Italy's Monti says talks constructive, should stay until 2013

ROME Mon Nov 14, 2011 5:55pm EST

1 of 10. Newly appointed Prime Minister Mario Monti gestures during a news conference at Giustiniani Palace in Rome November 14, 2011.

Credit: Reuters/Tony Gentile

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ROME (Reuters) - Italy's Prime Minister-designate Mario Monti said on Monday his first day of talks for a new government were constructive and he hoped to form an administration that could take the country through to the next scheduled elections in 2013.

"It's obvious that parliament can decide at any time that a government does not have its confidence," he told a news conference, but added that he would not accept setting other time limits on the lifetime of the government.

"If a date was set beyond that time horizon, this predetermination would remove credibility from the government," he said.

The next election is not due until 2013 but there have been widespread predictions Monti will make way for polls once he passes the economic reforms promised to Europe.

The former European Commissioner met representatives of smaller parties on his first day of consultations to form a government replacing Silvio Berlusconi that will try to reverse a disastrous collapse of market confidence in Italy.

He concludes the talks on Tuesday with meetings with leaders of the two largest parties of the center-right and the center-left, unions, and representatives of women and youth groups.

Monti said he would be willing to have politicians in his government instead of just technocrats but that it would be up to the political parties to decide.

He went to work after a frenetic weekend of political activity, in which Italy's parliament approved a package of economic reforms agreed with European leaders, Berlusconi resigned and President Giorgio Napolitano appointed the respected international figure as head of a new government.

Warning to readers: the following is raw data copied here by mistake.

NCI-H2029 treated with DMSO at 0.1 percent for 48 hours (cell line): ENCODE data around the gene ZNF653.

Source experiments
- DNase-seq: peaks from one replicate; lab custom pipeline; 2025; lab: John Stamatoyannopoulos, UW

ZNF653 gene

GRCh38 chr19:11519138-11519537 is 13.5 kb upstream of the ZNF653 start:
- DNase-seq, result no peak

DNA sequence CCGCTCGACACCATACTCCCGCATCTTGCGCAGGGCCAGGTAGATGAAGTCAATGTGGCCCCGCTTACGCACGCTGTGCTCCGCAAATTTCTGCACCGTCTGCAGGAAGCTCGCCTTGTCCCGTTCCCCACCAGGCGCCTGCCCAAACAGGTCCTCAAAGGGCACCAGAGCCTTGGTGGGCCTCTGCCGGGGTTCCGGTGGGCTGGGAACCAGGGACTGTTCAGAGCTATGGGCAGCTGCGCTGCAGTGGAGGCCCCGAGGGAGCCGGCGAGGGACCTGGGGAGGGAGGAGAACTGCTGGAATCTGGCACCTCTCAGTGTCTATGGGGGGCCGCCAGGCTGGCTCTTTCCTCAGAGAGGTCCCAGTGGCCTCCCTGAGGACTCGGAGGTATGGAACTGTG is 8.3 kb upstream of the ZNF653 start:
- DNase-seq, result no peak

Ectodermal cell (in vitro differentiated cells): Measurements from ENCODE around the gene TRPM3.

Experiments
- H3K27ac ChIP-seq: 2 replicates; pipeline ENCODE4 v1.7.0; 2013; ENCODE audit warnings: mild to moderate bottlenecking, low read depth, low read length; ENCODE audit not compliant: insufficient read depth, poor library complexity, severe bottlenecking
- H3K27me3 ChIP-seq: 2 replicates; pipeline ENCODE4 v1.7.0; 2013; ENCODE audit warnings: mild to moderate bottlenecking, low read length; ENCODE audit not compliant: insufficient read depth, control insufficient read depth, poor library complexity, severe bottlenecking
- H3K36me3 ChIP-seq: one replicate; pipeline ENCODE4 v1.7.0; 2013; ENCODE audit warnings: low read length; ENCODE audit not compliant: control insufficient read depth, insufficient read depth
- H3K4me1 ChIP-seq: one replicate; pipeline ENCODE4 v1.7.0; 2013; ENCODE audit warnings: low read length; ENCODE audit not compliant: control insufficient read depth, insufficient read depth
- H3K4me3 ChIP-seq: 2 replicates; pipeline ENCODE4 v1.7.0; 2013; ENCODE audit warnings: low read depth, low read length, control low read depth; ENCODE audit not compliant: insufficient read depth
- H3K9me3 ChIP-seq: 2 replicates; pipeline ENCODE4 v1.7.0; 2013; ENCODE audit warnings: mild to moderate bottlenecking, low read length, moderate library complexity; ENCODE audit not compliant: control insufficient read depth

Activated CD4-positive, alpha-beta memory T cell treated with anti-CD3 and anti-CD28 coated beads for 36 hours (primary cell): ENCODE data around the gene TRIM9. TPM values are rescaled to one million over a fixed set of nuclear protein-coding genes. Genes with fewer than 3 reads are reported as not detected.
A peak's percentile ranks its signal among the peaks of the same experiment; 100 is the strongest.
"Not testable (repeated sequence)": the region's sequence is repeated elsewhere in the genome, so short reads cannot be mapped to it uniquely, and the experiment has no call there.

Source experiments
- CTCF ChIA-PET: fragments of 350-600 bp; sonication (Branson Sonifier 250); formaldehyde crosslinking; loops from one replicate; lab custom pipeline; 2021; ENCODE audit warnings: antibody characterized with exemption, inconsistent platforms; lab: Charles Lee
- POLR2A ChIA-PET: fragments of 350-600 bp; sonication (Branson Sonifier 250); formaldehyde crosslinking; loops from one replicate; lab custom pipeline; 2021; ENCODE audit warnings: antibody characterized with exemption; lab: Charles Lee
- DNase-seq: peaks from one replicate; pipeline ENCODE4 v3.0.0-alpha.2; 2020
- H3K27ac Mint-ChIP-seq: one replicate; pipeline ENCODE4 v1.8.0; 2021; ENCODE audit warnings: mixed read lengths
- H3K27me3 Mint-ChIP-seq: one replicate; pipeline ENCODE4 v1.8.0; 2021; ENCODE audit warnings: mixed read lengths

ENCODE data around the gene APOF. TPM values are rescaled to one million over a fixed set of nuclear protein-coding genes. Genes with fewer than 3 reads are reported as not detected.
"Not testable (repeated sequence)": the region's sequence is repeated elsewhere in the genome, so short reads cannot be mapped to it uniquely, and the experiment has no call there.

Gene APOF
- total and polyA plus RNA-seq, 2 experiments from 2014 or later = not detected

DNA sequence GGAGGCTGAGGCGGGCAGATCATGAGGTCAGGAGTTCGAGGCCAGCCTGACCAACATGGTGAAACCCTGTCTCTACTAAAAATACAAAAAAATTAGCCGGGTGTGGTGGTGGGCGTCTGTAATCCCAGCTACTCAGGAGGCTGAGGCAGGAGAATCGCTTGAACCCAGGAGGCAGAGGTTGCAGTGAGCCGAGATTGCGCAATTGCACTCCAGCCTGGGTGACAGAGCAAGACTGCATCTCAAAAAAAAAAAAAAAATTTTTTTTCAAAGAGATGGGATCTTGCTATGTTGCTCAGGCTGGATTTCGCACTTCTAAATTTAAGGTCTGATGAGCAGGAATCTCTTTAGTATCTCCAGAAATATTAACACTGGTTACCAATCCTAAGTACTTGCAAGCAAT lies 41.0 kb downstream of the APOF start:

"Monti spoke about a significant program with many sacrifices," Francesco Nucara, a lawmaker from one of the myriad tiny parliamentary groups involved in the talks, said after meeting the prime minister designate.

The speaker of the lower house, Gianfranco Fini, said he expected Monti to seek a confidence vote in parliament to confirm support for his new government by Friday.

After a tumultuous week, when Italy's borrowing costs rose to the kind of levels that saw Ireland and Greece forced to seek an international bailout, initial market reaction was positive on Monday, with both stocks and bond markets lifted.

But in a sign of the fragile state of the markets, the trend was reversed after an auction of 5-year bonds forced the Treasury to pay a record yield of 6.29 percent, up nearly a full percentage point from the last auction in mid October.

By the early afternoon, the risk premium on Italian bonds over their benchmark German equivalent was up to 482 basis points, underlining the threat that still hangs over Rome.

Napolitano called for an extraordinary national effort to support Monti and win back the confidence of international markets, noting that Italy had to refinance some 200 billion euros of bonds by the end of April.

But once the initial boost from his appointment has passed, Monti will face a major challenge navigating the treacherous waters of Italian politics with clear signs of mistrust already emerging from the center right.

UNPOPULAR MEASURES

Monti, a convinced free marketeer with a record of successfully taking on powerful corporate interests during his decade in Brussels, is expected to outline a policy program in line with demands made by Italy's European partners.

"It's very important that this government takes shape quickly and starts work immediately with fundamental reforms to return to growth and balance the budget," Emma Marcegaglia, head of the Confindustria business lobby, told reporters.

Monti has spoken frequently of his support for controlling public finances and for pro-market policies such as boosting competition, opening up closed professions and lowering the tax burden on employment.

However pushing though painful reforms such as raising the retirement age for those on so-called full-service or seniority pensions and loosening job protection measures will test the extent of the non-elected government's support both in parliament and outside.

Other possible measures such as imposing a wealth tax on privately owned assets including first homes also risk strong opposition from the right.

Top European Union officials and German Chancellor Angela Merkel welcomed signs of an end to the weeks of uncertainty, with Merkel saying the approval of a reform package in parliament on Saturday was "heartening."

The European Union will continue monitoring measures taken in Rome and Monti will need to secure the support of French President Nicolas Sarkozy and Merkel, both of whom were openly exasperated with Berlusconi's repeated unfulfilled promises of reform.

(Additional reporting by Steve Scherer; writing by James Mackenzie and Philip Pullella)

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